Prof. Mark Kappelhoff Joins Sen. Klobuchar for High-Level Talks on Human Trafficking in Mexico City
APRIL 29, 2014—When Minnesota Sen. Amy Klobuchar traveled to Mexico City recently for meetings with senior law enforcement officials, she invited Prof. Mark Kappelhoff to join her. Klobuchar's delegation—which also included North Dakota Sen. Heidi Heitkamp and Cindy McCain, wife of Arizona Sen. John McCain—had two main items on its agenda: human trafficking and drug trafficking, particularly the heroin trade. Kappelhoff, a seasoned federal prosecutor of human trafficking cases and one of the nation's leading experts on the crime, provided briefings and analysis both before and during the trip and helped facilitate discussions on how U.S. and Mexican authorities could best work in concert to combat the global problem of sex trafficking.
Kappelhoff joined the Law School faculty in 2012 as a professor of clinical law, directing the Criminal Justice Clinic. He spent the previous 14 years with the U.S. Department of Justice (DOJ), starting as a trial attorney and rising to chief of the Civil Rights Division's Criminal Section. While at the DOJ he supervised and prosecuted some of its highest-profile civil rights cases, including the largest human trafficking case ever prosecuted by the federal government, United States v. Kil Soo Lee. He also created the Civil Rights Division's Human Trafficking Prosecution Unit and trained thousands of prosecutors, law enforcement officials, and nongovernmental organizations on effective strategies to combat human trafficking. Since coming to the Law School, he has continued his fight against trafficking, working as a Special Assistant United States Attorney on behalf of the U.S. Attorney's Office and serving on both federal and state human trafficking task forces.
"Mark has a wealth of experience prosecuting high-profile human trafficking cases and an enduring commitment to fighting this crime," said Klobuchar. "The meetings in Mexico were an important opportunity to focus on how our two countries can work together to combat sex trafficking and make sure these women and children are being treated as the victims that they really are."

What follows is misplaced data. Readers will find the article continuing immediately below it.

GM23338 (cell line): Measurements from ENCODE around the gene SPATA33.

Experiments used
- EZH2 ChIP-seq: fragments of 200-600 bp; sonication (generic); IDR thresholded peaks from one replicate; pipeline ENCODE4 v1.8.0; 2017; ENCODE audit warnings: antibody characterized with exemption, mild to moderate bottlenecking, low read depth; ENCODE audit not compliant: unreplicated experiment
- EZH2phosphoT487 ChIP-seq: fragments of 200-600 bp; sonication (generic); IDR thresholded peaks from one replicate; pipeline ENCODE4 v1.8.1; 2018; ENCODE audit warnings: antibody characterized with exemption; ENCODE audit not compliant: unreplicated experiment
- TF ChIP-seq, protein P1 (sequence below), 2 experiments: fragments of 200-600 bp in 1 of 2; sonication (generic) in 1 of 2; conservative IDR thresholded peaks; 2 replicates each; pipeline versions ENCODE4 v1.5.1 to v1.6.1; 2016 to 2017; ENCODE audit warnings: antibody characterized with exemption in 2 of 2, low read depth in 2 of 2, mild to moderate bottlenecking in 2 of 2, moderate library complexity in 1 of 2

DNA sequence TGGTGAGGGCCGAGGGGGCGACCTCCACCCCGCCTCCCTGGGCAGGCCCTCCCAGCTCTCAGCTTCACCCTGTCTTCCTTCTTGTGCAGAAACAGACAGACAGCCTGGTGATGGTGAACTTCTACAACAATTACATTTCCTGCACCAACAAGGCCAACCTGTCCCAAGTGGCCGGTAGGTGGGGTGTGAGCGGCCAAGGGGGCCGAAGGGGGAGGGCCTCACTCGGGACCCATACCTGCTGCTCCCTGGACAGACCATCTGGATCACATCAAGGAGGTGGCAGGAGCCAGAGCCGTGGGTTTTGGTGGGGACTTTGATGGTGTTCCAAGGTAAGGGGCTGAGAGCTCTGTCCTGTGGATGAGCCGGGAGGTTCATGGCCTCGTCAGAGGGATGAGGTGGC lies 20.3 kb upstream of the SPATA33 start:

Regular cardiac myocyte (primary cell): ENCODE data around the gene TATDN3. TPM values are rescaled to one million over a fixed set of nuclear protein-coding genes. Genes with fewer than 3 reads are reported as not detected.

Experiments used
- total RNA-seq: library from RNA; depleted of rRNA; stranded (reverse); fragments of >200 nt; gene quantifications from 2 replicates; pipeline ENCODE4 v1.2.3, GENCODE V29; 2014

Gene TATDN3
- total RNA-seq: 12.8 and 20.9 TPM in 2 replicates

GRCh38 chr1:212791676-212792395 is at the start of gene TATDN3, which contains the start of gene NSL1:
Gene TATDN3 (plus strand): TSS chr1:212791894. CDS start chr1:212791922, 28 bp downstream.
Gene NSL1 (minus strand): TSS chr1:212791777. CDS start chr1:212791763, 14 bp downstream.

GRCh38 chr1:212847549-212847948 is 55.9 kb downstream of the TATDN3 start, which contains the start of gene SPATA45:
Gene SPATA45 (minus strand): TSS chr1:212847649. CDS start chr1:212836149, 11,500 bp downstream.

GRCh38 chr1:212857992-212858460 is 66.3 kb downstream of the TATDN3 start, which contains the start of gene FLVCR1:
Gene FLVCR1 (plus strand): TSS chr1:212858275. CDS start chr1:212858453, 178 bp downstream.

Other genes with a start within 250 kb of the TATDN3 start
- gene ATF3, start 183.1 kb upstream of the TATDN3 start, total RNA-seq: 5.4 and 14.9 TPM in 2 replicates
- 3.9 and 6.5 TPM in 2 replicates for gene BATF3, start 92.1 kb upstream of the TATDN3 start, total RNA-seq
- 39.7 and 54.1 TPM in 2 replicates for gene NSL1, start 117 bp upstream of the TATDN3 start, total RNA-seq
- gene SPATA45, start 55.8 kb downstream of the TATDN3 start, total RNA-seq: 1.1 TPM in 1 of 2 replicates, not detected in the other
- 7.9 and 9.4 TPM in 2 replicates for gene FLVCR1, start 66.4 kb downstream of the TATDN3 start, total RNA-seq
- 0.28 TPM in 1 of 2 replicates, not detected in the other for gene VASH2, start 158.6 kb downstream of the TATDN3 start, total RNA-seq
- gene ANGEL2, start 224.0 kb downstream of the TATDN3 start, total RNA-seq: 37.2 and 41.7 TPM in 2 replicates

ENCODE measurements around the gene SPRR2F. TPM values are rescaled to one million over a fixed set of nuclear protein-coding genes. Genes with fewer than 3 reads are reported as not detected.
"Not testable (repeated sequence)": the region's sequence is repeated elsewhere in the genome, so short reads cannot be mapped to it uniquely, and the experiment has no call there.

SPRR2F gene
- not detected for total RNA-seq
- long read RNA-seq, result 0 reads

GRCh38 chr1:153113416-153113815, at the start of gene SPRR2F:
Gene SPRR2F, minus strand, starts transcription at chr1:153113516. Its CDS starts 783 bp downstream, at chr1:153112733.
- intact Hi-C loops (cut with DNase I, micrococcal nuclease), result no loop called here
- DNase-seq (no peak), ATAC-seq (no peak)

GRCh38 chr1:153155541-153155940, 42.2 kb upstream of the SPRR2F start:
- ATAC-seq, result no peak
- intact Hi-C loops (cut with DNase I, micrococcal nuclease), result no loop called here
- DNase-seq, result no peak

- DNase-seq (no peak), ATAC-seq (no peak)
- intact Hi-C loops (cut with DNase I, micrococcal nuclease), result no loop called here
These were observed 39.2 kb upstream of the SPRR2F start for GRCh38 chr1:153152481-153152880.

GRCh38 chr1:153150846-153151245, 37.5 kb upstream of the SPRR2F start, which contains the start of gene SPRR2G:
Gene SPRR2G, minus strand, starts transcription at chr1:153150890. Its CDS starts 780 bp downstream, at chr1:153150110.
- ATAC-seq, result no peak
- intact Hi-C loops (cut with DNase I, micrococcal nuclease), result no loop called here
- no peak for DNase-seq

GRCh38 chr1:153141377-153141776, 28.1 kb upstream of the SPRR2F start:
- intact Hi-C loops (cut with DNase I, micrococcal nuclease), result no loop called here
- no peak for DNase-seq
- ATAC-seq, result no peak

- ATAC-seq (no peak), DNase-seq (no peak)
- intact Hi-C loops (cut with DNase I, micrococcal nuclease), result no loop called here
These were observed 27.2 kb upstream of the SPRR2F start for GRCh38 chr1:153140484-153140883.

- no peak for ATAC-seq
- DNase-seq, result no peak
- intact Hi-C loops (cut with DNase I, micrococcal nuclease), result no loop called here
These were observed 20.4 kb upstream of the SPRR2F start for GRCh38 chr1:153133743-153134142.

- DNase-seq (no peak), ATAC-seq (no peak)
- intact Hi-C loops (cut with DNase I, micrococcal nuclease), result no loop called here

Reflecting on his time in Mexico with Klobuchar's delegation, Kappelhoff said,
"It was an honor to be part of the congressional delegation, and I'm grateful for Sen. Klobuchar's strong leadership on this issue and her unwavering commitment to building the partnerships necessary to fight human trafficking at home and abroad."
"Human trafficking is a global problem, which requires a comprehensive global strategy to protect victims and prosecute traffickers," he continued. "We have an important bilateral law enforcement relationship with Mexico, which has resulted in some real success stories of rescuing victims and prosecuting traffickers on both sides of the border." Still, he explained, "it's an intractable and incredibly disturbing problem that denies victims their basic human rights of dignity and freedom. Vulnerable victims are preyed upon and lured with false promises of love, money, or a better way of life, only to be abused and sexually exploited by the traffickers." Another thing to keep in mind, Kappelhoff said: "Sadly, this sickening exploitation is happening in Mexico City, but it's also happening in communities throughout Minnesota, as well as the nation."
In addition to meeting with Mexican law enforcement leaders, including the attorney general, the delegation visited a specialized home for homeless youth and sex trafficking victims. The facility is operated by Covenant House, an international nongovernmental organization that operates similar facilities throughout the United States, Canada, and Latin America. Kappelhoff pointed out that the visit "highlighted the fact that combating human trafficking requires strong law enforcement, but also must include efforts to provide victims with a safe, secure, and supportive environment that allows them to recover and helps to empower them to be survivors."
Of the dedicated professionals who run the Covenant House facility in Mexico City, Kappelhoff said, "They're literally saving children's lives." The delegation's visit there, he said, "was certainly the most powerful, poignant, and inspirational part of the trip."